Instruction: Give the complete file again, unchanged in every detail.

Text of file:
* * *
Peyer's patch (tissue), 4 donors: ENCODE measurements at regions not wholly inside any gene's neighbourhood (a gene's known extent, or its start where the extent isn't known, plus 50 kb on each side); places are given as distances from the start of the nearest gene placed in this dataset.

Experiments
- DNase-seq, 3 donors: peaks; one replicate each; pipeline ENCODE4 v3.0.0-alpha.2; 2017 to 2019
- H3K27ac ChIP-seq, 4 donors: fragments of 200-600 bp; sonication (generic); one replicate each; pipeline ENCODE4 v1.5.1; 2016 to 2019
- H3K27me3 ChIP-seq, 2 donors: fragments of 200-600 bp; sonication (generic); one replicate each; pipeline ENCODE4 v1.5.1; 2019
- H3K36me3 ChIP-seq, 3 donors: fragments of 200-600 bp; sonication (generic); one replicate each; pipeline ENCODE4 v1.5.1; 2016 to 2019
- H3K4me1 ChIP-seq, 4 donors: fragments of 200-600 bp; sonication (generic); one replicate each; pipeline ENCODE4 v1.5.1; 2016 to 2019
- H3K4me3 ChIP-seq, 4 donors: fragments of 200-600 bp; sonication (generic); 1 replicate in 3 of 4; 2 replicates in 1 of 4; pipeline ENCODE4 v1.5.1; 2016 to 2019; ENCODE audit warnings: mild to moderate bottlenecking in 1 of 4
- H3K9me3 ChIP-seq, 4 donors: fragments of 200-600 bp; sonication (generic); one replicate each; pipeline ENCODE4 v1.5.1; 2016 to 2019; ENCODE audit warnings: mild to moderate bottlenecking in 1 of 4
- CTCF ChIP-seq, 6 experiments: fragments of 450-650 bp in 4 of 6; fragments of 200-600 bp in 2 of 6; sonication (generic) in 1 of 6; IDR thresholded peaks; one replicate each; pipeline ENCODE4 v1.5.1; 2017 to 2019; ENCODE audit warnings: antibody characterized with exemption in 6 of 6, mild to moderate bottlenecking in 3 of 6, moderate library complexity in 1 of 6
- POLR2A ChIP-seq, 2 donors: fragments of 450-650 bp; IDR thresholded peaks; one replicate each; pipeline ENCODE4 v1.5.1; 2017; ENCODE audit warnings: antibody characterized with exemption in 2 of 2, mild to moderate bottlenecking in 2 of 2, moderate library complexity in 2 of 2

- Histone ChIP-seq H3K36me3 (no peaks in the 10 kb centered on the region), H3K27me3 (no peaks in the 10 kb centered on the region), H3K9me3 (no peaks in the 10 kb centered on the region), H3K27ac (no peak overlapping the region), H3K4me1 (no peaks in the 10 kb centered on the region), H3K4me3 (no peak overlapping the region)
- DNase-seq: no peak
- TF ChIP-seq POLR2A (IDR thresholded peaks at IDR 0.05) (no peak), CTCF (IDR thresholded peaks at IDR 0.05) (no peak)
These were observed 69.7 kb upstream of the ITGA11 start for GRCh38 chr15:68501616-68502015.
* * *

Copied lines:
Peyer's patch (tissue), 4 donors: ENCODE measurements at regions not wholly inside any gene's neighbourhood (a gene's known extent, or its start where the extent isn't known, plus 50 kb on each side); places are given as distances from the start of the nearest gene placed in this dataset.

Experiments
- DNase-seq, 3 donors: peaks; one replicate each; pipeline ENCODE4 v3.0.0-alpha.2; 2017 to 2019
- H3K27ac ChIP-seq, 4 donors: fragments of 200-600 bp; sonication (generic); one replicate each; pipeline ENCODE4 v1.5.1; 2016 to 2019
- H3K27me3 ChIP-seq, 2 donors: fragments of 200-600 bp; sonication (generic); one replicate each; pipeline ENCODE4 v1.5.1; 2019
- H3K36me3 ChIP-seq, 3 donors: fragments of 200-600 bp; sonication (generic); one replicate each; pipeline ENCODE4 v1.5.1; 2016 to 2019
- H3K4me1 ChIP-seq, 4 donors: fragments of 200-600 bp; sonication (generic); one replicate each; pipeline ENCODE4 v1.5.1; 2016 to 2019
- H3K4me3 ChIP-seq, 4 donors: fragments of 200-600 bp; sonication (generic); 1 replicate in 3 of 4; 2 replicates in 1 of 4; pipeline ENCODE4 v1.5.1; 2016 to 2019; ENCODE audit warnings: mild to moderate bottlenecking in 1 of 4
- H3K9me3 ChIP-seq, 4 donors: fragments of 200-600 bp; sonication (generic); one replicate each; pipeline ENCODE4 v1.5.1; 2016 to 2019; ENCODE audit warnings: mild to moderate bottlenecking in 1 of 4
- CTCF ChIP-seq, 6 experiments: fragments of 450-650 bp in 4 of 6; fragments of 200-600 bp in 2 of 6; sonication (generic) in 1 of 6; IDR thresholded peaks; one replicate each; pipeline ENCODE4 v1.5.1; 2017 to 2019; ENCODE audit warnings: antibody characterized with exemption in 6 of 6, mild to moderate bottlenecking in 3 of 6, moderate library complexity in 1 of 6
- POLR2A ChIP-seq, 2 donors: fragments of 450-650 bp; IDR thresholded peaks; one replicate each; pipeline ENCODE4 v1.5.1; 2017; ENCODE audit warnings: antibody characterized with exemption in 2 of 2, mild to moderate bottlenecking in 2 of 2, moderate library complexity in 2 of 2

- Histone ChIP-seq H3K36me3 (no peaks in the 10 kb centered on the region), H3K27me3 (no peaks in the 10 kb centered on the region), H3K9me3 (no peaks in the 10 kb centered on the region), H3K27ac (no peak overlapping the region), H3K4me1 (no peaks in the 10 kb centered on the region), H3K4me3 (no peak overlapping the region)
- DNase-seq: no peak
- TF ChIP-seq POLR2A (IDR thresholded peaks at IDR 0.05) (no peak), CTCF (IDR thresholded peaks at IDR 0.05) (no peak)
These were observed 69.7 kb upstream of the ITGA11 start for GRCh38 chr15:68501616-68502015.